On April 25, 2019, a U.S. District Court for the District of Columbia ruled that employers who are required to file EEO-1 reports must submit Component 2 pay data for calendar years 2017 and 2018 by September 30, 2019. (This generally applies to EEO-1 filers with 100 or more employees; both in the private industry and federal contractors and subcontractors.) You may recall that the OMB initially approved pay data collection, and then stayed its permission, in 2017. Advocacy groups filed suit in the D.C. Circuit court to vacate the OMB’s self-imposed stay, which the Court granted in April. Continue reading “Employers Should Prepare to Submit Their Component 2 Pay Data By September 30, 2019”
The Louisiana Association of Business and Industry has officially requested that the U.S. Department of Labor delay implementation of the new rule that would increase the minimum salary required for a worker to be exempt from overtime. The new rule is currently set to go into effect December 1, 2016. Continue reading “LABI Asks Department of Labor to Delay Implementation of Overtime Rules”
If you are a federal contractor, it looks like your life is going to get a bit more complicated and expensive. On the 24th February, the DOL issued a proposed rule that will require federal contractors to provide employees at least seven (7) paid sick days per year. The sick days may be used to care for a family member as well as for the employee’s own illness. Federal contractors should begin to analyze the impact of the proposed rule on their budgets as well as their paid leave policies.
You can review the proposed rule and much more information on the DOL website: http://www.dol.gov/whd/flsa/eo13706/nprm.htm
I – The EEOC says that it will issue its final “wellness” rules by February, 2016
The Equal Employment Opportunity Commission (EEOC) indicated in its November regulatory agenda that it plans to finalize two rules governing employer wellness programs under the Americans with Disabilities Act (ADA) and the Genetic Information Non-Discrimination Act (GINA) by February 2016.
As you may recall, one of these proposed rules will amend the EEOC’s ADA regulations to address the interaction between Title I of the ADA and the financial inducements that are commonly contained in wellness programs offered through employer health plans. This will have the effect of limiting how much of a financial benefit employers can offer to their employees to join such wellness programs. Continue reading “The EEOC, DOL and OFCCP Announce Deadlines for Final Rules”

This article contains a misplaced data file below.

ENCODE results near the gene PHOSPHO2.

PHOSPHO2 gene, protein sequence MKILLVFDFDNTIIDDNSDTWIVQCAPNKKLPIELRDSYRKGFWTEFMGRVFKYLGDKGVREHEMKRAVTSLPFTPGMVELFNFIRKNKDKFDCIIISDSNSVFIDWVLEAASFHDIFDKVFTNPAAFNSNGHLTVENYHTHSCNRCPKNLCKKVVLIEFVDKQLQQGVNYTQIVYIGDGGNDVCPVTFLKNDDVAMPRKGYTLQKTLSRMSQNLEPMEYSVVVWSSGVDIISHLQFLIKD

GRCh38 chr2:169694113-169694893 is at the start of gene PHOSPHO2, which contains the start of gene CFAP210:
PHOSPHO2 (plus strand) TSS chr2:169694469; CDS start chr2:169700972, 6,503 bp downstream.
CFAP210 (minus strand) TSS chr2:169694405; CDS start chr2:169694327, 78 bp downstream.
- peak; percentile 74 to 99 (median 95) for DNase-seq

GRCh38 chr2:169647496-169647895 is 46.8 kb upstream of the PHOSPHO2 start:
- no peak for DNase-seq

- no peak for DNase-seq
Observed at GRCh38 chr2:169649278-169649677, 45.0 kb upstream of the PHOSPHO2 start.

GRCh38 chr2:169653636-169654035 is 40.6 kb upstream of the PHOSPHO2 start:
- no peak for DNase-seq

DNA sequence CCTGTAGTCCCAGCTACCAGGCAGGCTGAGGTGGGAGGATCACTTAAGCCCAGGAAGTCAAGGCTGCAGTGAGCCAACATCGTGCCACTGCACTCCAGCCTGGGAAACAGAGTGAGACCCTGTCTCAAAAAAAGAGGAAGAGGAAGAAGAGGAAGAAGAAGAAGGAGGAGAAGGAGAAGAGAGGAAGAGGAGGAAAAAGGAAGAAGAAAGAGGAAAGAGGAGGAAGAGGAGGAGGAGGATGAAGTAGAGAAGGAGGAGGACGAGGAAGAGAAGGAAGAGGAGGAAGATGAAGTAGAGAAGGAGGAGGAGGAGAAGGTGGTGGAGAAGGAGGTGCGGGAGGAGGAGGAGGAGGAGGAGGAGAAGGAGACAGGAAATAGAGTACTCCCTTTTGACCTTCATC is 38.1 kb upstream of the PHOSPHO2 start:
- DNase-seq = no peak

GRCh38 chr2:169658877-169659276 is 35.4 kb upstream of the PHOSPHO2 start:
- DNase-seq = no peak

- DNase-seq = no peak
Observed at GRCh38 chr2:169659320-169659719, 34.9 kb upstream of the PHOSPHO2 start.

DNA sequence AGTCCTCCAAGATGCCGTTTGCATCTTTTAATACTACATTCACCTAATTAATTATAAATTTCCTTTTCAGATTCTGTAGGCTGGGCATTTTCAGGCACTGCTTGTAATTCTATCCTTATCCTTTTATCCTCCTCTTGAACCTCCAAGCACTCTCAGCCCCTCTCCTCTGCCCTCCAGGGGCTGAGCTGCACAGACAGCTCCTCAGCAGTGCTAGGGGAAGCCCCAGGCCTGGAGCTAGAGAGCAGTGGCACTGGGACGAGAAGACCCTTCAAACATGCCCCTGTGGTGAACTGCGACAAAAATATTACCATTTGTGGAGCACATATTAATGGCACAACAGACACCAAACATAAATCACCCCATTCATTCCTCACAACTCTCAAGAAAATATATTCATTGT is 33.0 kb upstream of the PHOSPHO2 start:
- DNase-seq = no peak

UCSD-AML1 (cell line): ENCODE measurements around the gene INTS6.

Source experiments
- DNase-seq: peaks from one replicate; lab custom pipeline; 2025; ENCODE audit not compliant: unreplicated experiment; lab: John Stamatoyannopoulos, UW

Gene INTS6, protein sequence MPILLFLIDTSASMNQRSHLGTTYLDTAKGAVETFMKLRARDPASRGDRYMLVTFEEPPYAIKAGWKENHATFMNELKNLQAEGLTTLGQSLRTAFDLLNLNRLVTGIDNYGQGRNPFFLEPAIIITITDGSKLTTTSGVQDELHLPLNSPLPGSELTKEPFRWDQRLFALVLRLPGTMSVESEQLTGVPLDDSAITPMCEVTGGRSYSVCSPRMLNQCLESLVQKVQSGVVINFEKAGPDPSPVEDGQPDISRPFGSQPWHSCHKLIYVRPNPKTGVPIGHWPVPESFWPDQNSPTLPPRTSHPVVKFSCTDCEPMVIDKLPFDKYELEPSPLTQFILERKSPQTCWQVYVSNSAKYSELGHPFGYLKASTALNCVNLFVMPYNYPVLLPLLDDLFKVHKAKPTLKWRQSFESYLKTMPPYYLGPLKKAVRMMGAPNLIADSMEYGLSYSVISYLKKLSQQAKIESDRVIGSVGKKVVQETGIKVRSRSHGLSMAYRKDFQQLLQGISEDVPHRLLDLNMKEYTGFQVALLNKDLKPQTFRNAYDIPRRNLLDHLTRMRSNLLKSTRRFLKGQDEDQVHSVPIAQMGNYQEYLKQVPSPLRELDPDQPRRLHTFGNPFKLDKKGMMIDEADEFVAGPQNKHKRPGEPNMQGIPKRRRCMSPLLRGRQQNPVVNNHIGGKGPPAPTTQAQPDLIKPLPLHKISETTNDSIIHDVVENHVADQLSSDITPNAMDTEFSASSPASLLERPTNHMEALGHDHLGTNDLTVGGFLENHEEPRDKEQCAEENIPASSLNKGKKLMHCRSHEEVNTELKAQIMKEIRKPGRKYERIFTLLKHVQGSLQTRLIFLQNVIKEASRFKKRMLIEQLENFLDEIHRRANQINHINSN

Everyone knows that the FLSA requires that employees be paid overtime when they work over 40 hours in a work week and that the Act provides for penalties and attorney’s fees when an employer fails to do so. However, many employers are not aware that they can also do jail time for violating the FLSA. Continue reading “FLSA Violations Can Land You in Jail”
On June 30, 2015 the Department of Labor issued its long-anticipated Notice of Proposed Rulemaking (NPR) updating the Fair Labor Standards Act (FLSA) regulations governing white-collar employees.
The FLSA requires that all non-exempt employees be paid time and a half their regular rate of pay for all hours worked over forty in a work week. The FLSA provides specific exemptions to this overtime requirement for executive, administrative, professional, outside sales and some computer employees. The two key components of the exemptions are that: 1. the employee must be paid on a salary basis of at least a minimum amount, and 2. the employee’s job must generally be comprised of exempt duties. Thus, we have traditionally referred to the “salary” and “duties” tests when discussing white collar exemptions. Both tests must generally be satisfied in order for an employee to be classified as exempt. Continue reading “Get Ready the Minimum Required Salary for an Exempt Employee is About to Double”
A recent DOL Interpretation will probably entitle more workers to benefits and overtime compensation as employees. David Weil, the Administrator of the Wage and Hour Division of the U.S. Department of Labor (DOL) issued an Interpretation last week regarding the proper analysis to be used in determining whether a worker is an independent contractor or an employee. See Administrator’s Interpretation 2015-1:The Application of the Fair Labor Standards Act’s “Suffer or Permit” Standard in the Identification of Employees Who Are Misclassified as Independent Contractors. Continue reading “The Department of Labor Narrows The Independent Contractor Exemption Classification”